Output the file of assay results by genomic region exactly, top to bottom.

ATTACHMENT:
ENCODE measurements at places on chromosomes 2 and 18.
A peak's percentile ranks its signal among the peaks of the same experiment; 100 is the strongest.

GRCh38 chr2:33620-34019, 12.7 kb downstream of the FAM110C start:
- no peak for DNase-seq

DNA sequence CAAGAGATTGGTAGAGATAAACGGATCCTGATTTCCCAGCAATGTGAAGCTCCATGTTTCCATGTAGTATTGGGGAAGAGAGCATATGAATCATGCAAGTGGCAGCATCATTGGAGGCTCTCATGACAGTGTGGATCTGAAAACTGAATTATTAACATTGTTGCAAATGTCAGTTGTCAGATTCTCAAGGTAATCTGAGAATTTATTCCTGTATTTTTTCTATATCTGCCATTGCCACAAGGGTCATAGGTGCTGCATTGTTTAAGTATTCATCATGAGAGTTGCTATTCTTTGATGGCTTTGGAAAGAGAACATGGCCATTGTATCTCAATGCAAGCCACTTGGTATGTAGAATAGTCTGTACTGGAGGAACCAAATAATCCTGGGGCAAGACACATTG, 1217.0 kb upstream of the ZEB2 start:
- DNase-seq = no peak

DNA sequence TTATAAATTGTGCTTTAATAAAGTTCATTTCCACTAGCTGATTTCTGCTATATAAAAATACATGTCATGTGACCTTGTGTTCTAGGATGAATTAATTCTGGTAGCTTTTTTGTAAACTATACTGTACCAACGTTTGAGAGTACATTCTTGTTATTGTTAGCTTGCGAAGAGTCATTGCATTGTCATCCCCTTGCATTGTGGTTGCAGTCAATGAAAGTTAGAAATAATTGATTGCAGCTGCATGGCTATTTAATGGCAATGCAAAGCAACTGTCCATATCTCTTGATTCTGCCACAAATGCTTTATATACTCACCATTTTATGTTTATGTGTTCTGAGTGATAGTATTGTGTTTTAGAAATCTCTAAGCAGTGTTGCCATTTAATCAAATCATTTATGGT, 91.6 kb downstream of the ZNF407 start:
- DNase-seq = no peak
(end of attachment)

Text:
ENCODE measurements at places on chromosomes 2 and 18.
A peak's percentile ranks its signal among the peaks of the same experiment; 100 is the strongest.

GRCh38 chr2:33620-34019, 12.7 kb downstream of the FAM110C start:
- no peak for DNase-seq

DNA sequence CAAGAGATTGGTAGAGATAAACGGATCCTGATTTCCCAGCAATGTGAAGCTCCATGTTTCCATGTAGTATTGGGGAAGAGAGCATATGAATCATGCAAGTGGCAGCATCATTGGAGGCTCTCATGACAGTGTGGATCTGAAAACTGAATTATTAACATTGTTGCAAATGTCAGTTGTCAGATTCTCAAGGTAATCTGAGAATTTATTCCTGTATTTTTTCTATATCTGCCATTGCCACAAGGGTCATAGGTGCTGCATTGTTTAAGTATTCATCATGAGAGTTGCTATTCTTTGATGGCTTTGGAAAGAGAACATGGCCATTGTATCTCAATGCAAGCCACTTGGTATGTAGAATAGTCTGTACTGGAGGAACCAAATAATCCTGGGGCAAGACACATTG, 1217.0 kb upstream of the ZEB2 start:
- DNase-seq = no peak

DNA sequence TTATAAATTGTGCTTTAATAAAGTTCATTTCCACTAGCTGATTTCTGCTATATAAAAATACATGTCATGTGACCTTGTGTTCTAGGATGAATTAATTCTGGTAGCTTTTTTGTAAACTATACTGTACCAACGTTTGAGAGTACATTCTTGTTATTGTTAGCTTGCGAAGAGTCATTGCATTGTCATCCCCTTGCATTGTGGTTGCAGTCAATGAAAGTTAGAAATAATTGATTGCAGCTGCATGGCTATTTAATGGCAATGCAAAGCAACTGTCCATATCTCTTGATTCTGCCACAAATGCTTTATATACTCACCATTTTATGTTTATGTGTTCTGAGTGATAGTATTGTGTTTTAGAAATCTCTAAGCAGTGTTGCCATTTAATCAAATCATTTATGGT, 91.6 kb downstream of the ZNF407 start:
- DNase-seq = no peak